Know your numbers – and what to do about them.
When it comes to cholesterol, it's important to know your numbers. Hyperlipidemia means your blood has too many lipids, or fats, such as cholesterol and triglycerides. One type of hyperlipidemia is hypercholesterolemia, which means you have too much non-HDL cholesterol and LDL (bad) cholesterol in your blood. This condition increases fatty deposits in arteries and the risk of blockages.
Another way your cholesterol numbers can be out of balance is when your HDL (good) cholesterol level is too low. With less HDL to remove cholesterol from your arteries, your risk of plaque and blockages increases. Atherosclerotic cardiovascular disease, or ASCVD, involves plaque buildup in artery walls which includes conditions such as acute coronary syndrome and peripheral artery disease, and can cause a heart attack, stable or unstable angina, stroke, transient ischemic attack or aortic aneurysm.
If you’re diagnosed with high cholesterol, your overall health and other risks such as smoking or high blood pressure will help guide treatment. These factors can combine with high LDL cholesterol or low HDL cholesterol levels to affect your cardiovascular health. Your health care professional may use the ASCVD Risk Calculator to assess your risk of a coronary event in the next 10 years.
The good news is that high cholesterol can be lowered, reducing the risk of heart disease and stroke. If you’re 20 years or older, have your cholesterol tested and work with your health care professional to adjust your cholesterol levels as needed.
Often, changing behaviors can help bring your numbers into line. If lifestyle changes alone don’t improve your cholesterol levels, medication may be prescribed. Lifestyle changes include:
Eating a heart-healthy diet
From a dietary standpoint, the best way to lower your cholesterol is to reduce your intake of saturated fat and trans fat. The American Heart Association recommends limiting saturated fat to less than 6% of daily calories and avoiding trans fats.
Reducing these fats means limiting your intake of red meat and dairy products made with whole milk. Choose skim milk, low-fat or fat-free dairy products instead. It also means limiting fried food and cooking with healthy oils, such as vegetable oil.
A heart-healthy diet emphasizes fruits, vegetables, whole grains, poultry, fish, nuts and nontropical vegetable oils, while limiting red and processed meats, sodium and sugar-sweetened foods and beverages.
Many diets fit this general description. For example, the DASH (Dietary Approaches to Stop Hypertension) eating plan promoted by the National Heart, Lung, and Blood Institute as well as diets suggested by the U.S. Department of Agriculture and the AHA are heart-healthy approaches. Such diets can be adapted based on your cultural and food preferences.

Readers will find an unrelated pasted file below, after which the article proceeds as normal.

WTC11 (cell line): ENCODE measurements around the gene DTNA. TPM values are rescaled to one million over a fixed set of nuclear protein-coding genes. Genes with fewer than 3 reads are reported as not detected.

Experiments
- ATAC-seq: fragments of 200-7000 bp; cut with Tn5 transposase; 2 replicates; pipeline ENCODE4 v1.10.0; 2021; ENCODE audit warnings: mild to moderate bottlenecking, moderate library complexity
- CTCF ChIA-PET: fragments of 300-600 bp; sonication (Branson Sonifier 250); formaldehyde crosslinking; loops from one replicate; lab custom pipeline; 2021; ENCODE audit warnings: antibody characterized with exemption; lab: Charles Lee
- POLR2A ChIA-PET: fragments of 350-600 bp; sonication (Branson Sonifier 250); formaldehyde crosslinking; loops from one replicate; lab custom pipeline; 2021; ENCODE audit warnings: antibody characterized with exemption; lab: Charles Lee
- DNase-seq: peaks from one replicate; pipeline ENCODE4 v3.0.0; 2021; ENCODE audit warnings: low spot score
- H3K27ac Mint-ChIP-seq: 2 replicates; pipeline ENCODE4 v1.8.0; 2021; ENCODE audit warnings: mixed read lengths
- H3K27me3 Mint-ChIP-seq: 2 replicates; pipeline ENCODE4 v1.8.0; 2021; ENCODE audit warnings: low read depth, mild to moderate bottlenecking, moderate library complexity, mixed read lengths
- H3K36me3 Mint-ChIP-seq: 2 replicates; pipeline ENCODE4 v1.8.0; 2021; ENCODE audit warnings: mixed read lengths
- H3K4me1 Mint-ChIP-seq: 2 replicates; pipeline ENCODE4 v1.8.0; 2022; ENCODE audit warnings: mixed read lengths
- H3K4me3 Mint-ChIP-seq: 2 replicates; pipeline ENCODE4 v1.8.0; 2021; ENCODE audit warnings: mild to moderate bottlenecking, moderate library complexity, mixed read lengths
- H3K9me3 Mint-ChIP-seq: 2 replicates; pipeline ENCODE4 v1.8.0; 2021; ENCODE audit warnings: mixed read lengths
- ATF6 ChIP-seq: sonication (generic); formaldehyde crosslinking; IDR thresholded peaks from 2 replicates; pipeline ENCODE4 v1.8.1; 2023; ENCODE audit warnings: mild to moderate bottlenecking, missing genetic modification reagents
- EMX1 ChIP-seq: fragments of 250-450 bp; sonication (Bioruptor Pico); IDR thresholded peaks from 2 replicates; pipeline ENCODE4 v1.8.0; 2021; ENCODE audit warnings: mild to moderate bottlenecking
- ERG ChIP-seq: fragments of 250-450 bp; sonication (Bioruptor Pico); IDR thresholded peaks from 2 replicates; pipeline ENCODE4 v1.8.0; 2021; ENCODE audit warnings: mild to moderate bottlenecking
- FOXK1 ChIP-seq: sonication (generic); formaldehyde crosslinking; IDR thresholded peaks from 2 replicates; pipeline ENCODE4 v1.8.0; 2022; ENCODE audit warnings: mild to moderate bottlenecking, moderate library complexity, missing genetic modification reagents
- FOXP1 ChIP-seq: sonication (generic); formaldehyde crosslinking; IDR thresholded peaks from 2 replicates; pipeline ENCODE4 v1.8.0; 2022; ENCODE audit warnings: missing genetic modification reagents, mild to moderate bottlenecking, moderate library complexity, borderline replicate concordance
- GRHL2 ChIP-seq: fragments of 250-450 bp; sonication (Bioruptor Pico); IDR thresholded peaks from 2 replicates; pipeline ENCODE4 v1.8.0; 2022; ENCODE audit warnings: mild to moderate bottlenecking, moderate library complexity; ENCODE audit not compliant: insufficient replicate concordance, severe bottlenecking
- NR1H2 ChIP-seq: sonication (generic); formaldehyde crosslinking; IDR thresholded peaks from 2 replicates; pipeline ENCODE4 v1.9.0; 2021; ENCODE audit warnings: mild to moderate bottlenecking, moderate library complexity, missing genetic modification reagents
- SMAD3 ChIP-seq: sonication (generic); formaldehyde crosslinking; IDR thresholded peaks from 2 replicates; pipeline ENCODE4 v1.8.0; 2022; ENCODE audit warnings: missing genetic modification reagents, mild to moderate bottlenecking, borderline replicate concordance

To be smarter about what you eat, pay more attention to food labels. As a starting point:
- Know your fats. Knowing which fats raise LDL cholesterol (saturated and trans fats) and which ones don’t (unsaturated fats) is key to lowering your risk of heart disease.
- Cook for lower cholesterol. A heart-healthy eating plan can help you manage your blood cholesterol level.
Being more physically active
A sedentary lifestyle lowers HDL (good) cholesterol. Less HDL means there’s less good cholesterol to remove bad cholesterol from your arteries.
Physical activity is important. At least 150 minutes of moderate-intensity aerobic exercise a week is enough to lower both cholesterol and high blood pressure. And you have lots of options: brisk walking, swimming, bicycling or even vigorous yard work can fit the bill.
Smoking and vaping lowers HDL cholesterol.
Worse still, when a person with unhealthy cholesterol levels also smokes, the risk of coronary heart disease increases more than it otherwise would. Smoking also compounds the risk from other risk factors for heart disease, such as high blood pressure and diabetes.
By quitting, smokers can lower their triglycerides and increase their HDL cholesterol levels. It can also help reduce damage and improve how their arteries function. Nonsmokers should avoid exposure to secondhand smoke.
Being overweight or obese tends to raise the chances of increasing bad cholesterol and lowering good cholesterol. But a weight loss of as little as 5% to 10% may help improve some cholesterol numbers and other heart disease risk factors.
Thoughtful Talks With My Health Care Professional: My Cholesterol Treatment Plan
Your health care professional can help you reach your health goals, including keeping your cholesterol at healthy levels.
Making decisions with your health care team is the best way to create a treatment plan you’ll be more likely to stick to. If you don’t understand something, ask for further clarification.
Here’s a helpful checklist (PDF) that you and your health care professional can go through to determine your risk and the best treatment options for you.